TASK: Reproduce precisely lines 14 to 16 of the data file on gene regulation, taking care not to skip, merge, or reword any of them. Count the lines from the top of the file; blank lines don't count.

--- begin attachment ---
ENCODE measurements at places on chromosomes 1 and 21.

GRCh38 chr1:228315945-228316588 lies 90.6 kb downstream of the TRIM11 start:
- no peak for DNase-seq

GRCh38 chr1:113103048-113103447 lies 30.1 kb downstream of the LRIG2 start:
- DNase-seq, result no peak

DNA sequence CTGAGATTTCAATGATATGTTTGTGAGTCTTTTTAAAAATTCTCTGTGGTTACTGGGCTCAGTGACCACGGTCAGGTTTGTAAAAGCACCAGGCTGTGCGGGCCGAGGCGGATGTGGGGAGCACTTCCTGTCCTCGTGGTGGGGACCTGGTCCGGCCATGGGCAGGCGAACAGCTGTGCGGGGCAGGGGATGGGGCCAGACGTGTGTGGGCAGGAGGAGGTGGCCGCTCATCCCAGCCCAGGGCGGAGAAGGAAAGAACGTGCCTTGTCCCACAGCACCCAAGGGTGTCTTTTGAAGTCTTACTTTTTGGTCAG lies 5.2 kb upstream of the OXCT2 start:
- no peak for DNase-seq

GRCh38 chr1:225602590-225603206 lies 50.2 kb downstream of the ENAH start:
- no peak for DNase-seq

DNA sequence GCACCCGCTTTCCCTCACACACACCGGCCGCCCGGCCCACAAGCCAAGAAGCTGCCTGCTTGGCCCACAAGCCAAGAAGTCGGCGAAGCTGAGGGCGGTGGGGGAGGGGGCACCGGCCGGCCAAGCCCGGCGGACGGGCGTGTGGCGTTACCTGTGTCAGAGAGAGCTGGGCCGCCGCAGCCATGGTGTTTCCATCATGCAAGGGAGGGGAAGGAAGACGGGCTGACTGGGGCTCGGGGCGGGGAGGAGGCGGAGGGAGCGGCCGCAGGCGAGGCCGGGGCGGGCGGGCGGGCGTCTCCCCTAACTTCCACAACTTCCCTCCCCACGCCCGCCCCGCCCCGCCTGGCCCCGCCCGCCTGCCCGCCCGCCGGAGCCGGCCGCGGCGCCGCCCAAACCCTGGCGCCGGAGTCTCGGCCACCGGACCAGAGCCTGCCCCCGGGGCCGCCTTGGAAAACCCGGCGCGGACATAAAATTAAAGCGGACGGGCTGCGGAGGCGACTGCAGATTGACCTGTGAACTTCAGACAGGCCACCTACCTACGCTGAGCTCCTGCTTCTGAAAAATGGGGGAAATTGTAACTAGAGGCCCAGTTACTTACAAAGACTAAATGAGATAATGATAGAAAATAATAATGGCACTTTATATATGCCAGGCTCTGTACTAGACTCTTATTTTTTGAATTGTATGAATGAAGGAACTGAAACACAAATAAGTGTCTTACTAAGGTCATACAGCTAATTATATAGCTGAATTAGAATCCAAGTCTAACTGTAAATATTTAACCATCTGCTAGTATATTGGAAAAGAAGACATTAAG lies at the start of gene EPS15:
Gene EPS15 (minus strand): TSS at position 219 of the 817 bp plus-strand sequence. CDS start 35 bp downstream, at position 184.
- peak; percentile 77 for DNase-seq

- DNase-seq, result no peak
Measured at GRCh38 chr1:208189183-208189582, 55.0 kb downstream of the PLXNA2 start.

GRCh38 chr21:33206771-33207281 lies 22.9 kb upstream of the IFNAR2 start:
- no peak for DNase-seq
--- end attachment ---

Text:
Measured at GRCh38 chr1:208189183-208189582, 55.0 kb downstream of the PLXNA2 start.

GRCh38 chr21:33206771-33207281 lies 22.9 kb upstream of the IFNAR2 start:
- no peak for DNase-seq